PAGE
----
I was just incredibly proud and happy. Because of my friendship with [Rogers], it was even more special. We've been trying to work together for many years and it's never worked out until this one so I feel like it was meant to be. I'm very proud of him and all of us, the entire cast and crew worked so hard it was just an impossible amount of scenes to shoot in 30 days — over 200 scenes to shoot in 30 days! — and Craig Gillespie is just a genius at the helm. Everyone was bringing their A-game and really happy to be telling this amazing story and one that's very different from the original one.
We first heard about this story back when it happened.` It was a simple narrative of one good girl and one bad girl. [But] it's a lot more nuanced than that so it was nice to be able to get the story told from so many different characters' points of view. It's a really interesting biopic. Not the ordinary or traditional biopic. I love the way they broke up the form.
How does it feel being nominated alongside Margot?
I am so proud of her. I mean, she's the one that set the bar for this whole movie. Commitment, passion to this role and everything she had to learn to do: the skating, the accent and everything. She worked her ass off and she just made us all step up our games. Really proud of her. And I'm really happy that the movie got recognized too because so many people made us look good too.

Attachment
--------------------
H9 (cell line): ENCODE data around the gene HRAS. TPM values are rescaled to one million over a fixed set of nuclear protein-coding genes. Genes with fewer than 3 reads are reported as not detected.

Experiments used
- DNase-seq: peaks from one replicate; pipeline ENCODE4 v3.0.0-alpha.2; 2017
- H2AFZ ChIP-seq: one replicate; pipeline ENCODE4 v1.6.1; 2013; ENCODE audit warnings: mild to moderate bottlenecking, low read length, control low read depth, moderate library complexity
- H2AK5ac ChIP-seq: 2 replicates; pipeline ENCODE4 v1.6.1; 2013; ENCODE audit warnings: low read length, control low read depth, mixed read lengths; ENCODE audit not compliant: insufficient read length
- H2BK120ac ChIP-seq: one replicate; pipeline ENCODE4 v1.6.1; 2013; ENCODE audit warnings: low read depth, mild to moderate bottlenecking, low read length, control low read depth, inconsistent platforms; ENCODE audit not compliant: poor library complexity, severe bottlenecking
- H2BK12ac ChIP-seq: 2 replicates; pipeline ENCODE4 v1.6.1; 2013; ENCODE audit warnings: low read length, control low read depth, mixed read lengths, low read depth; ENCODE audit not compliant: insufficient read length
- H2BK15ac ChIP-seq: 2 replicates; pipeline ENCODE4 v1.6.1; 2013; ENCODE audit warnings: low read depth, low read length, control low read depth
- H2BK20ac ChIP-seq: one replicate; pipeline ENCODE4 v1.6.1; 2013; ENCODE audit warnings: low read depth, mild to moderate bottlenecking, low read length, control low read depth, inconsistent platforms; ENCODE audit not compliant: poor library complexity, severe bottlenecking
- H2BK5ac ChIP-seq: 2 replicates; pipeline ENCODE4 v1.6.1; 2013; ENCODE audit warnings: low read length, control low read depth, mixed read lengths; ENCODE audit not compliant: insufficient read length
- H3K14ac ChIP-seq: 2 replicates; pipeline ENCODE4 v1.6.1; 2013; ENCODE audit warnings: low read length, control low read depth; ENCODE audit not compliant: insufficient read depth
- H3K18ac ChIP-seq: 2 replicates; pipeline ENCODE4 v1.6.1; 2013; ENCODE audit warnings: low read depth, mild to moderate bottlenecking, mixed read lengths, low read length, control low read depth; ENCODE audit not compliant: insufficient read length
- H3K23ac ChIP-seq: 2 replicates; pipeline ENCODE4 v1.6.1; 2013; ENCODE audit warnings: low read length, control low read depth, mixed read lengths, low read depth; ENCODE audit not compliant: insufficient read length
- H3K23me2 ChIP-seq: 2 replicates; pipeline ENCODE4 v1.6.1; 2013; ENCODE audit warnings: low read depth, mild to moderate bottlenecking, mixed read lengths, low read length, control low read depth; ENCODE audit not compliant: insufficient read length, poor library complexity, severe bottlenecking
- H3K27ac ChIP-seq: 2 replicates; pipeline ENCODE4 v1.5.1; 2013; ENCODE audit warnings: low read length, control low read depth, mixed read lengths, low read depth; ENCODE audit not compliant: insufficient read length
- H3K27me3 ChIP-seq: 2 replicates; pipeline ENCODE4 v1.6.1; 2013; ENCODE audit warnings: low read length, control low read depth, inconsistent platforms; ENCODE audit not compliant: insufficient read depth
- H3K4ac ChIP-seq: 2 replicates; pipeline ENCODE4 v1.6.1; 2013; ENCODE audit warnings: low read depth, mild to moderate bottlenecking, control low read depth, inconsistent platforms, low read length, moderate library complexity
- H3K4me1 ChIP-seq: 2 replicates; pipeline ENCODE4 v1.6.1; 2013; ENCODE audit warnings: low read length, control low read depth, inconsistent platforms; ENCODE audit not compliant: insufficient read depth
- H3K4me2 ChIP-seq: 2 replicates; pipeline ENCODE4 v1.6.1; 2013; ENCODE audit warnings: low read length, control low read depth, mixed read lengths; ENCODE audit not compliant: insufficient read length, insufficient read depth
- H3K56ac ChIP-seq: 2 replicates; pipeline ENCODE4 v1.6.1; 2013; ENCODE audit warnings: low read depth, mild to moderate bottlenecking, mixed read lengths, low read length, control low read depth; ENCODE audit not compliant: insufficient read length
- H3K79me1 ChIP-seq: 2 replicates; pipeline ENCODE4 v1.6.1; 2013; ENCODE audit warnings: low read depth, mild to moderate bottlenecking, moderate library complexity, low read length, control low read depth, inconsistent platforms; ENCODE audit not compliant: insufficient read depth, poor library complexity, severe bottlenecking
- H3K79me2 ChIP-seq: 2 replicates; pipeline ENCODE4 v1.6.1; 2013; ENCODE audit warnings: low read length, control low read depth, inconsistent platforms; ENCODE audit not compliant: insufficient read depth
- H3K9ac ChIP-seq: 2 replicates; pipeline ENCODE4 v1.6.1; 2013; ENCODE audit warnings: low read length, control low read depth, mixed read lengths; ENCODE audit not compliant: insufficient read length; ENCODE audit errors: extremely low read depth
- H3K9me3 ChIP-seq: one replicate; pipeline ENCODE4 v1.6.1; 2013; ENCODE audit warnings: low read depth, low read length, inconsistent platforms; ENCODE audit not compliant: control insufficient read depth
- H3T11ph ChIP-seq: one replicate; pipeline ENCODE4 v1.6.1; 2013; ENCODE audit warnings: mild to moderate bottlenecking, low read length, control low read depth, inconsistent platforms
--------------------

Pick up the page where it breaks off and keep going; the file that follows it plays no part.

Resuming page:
It's been a strong year for female-driven film. Do you think Hollywood is finally becoming more inclusive?
I think it's a good step. I think yes, there's always room for improvement but it is looking like things are maybe a little more equal in the world of casting and films. There’s still a long way to go but it's a great start.
You've had a celebrated television career. How does it feel to be nominated for your first film Golden Globe?
Yeah, I mean it's a different category and it's thrilling. I'm really proud to be in this category and I love working in films. I love film, so to be included in this conversation and this world and this arena is a real thrill for me. I'm very proud of it.
What's your favorite thing about the Golden Globes?
I think of what a fun party it is. I've been before in the TV world and everyone is very celebratory. There's actors from every arena and you get to see a lot of old friends and you get to make new friends, you get to be star-struck. It's just a lovely party with great food and drink so it's a lot of fun. And I'm grateful that I've gotten to go before, but this time I will be with a wonderful movie so I'm very excited.
How do you plan to celebrate today?
Well, I just got two bottles of Champagne delivered to my hotel room from Tom Quinn, the head of NEON, one of the distributors for "I, Tonya." Steven Rogers and I will be doing some Q&As tonight after the "I, Tonya" screening so after that I think we'll come back to my room and drink Champagne [laughs].